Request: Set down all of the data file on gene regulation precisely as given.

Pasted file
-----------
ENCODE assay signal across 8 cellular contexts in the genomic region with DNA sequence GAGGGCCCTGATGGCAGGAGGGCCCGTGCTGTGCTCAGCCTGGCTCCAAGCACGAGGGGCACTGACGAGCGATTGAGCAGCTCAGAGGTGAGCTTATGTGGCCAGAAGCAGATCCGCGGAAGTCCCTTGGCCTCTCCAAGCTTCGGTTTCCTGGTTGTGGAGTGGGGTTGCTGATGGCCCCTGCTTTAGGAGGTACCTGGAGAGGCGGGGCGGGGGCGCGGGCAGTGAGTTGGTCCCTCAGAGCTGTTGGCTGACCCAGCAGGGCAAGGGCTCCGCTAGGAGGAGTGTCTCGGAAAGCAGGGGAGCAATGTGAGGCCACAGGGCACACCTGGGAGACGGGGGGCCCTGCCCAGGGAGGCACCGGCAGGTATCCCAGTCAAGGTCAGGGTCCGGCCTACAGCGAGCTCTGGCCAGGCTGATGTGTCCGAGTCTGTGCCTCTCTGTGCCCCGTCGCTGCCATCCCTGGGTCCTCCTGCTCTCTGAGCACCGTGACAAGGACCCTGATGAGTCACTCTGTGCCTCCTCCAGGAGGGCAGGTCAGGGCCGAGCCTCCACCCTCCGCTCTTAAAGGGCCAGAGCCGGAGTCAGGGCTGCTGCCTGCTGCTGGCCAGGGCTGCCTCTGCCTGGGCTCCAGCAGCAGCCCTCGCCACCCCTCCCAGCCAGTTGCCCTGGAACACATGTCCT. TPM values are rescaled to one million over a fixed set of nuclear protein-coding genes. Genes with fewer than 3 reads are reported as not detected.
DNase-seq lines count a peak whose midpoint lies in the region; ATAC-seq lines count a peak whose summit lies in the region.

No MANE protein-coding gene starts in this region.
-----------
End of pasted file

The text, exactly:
ENCODE assay signal across 8 cellular contexts in the genomic region with DNA sequence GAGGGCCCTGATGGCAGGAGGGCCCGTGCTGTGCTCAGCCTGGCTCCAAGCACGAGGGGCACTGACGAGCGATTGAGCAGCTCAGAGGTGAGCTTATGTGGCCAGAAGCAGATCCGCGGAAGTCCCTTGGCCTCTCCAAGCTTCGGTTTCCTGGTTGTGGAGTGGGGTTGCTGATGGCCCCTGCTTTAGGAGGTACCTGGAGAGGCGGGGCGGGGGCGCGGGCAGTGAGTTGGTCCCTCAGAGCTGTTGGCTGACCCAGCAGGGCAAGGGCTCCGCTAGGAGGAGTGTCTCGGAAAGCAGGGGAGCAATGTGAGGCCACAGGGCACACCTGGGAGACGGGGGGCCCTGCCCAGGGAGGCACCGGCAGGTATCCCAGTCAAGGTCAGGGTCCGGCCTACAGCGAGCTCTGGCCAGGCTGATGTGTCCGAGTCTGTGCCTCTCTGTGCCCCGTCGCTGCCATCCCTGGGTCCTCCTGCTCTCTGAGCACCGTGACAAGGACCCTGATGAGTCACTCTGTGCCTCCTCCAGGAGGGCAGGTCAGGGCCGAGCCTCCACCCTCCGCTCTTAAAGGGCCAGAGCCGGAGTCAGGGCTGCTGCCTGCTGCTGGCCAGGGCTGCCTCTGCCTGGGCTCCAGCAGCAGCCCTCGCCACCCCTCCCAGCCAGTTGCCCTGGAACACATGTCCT. TPM values are rescaled to one million over a fixed set of nuclear protein-coding genes. Genes with fewer than 3 reads are reported as not detected.
DNase-seq lines count a peak whose midpoint lies in the region; ATAC-seq lines count a peak whose summit lies in the region.

No MANE protein-coding gene starts in this region.